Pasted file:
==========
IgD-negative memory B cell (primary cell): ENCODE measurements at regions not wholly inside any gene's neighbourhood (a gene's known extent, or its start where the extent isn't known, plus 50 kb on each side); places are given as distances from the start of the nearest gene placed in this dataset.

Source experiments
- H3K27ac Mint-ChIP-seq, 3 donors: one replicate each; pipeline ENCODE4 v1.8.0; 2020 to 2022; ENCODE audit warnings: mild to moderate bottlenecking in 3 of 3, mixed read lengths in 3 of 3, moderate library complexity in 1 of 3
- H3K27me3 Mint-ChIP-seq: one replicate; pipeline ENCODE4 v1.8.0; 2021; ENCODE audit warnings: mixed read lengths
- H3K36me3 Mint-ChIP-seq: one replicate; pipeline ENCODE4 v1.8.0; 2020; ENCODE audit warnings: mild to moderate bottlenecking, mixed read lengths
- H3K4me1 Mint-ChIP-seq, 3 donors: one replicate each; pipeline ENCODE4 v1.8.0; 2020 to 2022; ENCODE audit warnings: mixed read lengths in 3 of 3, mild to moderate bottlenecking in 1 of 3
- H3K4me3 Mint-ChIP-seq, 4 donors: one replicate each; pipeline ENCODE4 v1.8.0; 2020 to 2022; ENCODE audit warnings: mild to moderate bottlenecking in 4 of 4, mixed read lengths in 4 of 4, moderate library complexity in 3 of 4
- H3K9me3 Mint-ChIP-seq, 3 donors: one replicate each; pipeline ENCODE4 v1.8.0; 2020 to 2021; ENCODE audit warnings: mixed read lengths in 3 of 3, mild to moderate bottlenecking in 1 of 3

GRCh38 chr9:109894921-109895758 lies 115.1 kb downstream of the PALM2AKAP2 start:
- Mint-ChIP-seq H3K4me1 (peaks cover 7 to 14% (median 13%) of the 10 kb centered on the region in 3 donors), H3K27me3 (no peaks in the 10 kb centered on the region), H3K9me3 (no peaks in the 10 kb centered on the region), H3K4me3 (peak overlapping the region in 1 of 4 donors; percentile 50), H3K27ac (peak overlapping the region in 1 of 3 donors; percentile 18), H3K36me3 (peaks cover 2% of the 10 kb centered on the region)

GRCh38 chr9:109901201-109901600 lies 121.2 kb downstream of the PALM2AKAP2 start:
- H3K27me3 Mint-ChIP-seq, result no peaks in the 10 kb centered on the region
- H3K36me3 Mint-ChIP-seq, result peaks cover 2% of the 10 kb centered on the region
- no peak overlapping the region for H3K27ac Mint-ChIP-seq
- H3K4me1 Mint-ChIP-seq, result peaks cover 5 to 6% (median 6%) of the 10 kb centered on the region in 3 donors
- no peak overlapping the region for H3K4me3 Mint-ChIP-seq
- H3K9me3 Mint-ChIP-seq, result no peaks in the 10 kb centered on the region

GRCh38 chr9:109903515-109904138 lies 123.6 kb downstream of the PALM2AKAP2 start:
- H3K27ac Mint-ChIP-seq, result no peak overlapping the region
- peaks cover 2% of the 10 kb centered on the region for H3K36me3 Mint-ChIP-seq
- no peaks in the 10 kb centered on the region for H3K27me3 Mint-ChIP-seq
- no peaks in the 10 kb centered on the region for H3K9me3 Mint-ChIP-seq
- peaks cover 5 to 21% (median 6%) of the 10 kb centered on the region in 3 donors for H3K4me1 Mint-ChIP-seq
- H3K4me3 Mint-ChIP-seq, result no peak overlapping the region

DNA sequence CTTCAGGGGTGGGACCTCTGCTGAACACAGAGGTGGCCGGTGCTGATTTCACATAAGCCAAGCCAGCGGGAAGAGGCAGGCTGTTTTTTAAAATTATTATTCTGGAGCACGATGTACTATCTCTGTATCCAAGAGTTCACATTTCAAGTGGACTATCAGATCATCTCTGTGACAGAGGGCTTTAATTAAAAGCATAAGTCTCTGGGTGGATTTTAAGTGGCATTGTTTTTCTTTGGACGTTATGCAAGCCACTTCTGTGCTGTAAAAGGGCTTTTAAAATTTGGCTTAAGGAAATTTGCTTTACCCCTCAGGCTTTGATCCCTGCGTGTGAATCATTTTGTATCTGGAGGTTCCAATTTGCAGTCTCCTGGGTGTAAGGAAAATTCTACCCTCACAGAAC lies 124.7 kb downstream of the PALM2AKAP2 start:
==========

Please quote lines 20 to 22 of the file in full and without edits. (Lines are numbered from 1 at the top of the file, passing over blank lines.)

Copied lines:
- peaks cover 2% of the 10 kb centered on the region for H3K36me3 Mint-ChIP-seq
- no peaks in the 10 kb centered on the region for H3K27me3 Mint-ChIP-seq
- no peaks in the 10 kb centered on the region for H3K9me3 Mint-ChIP-seq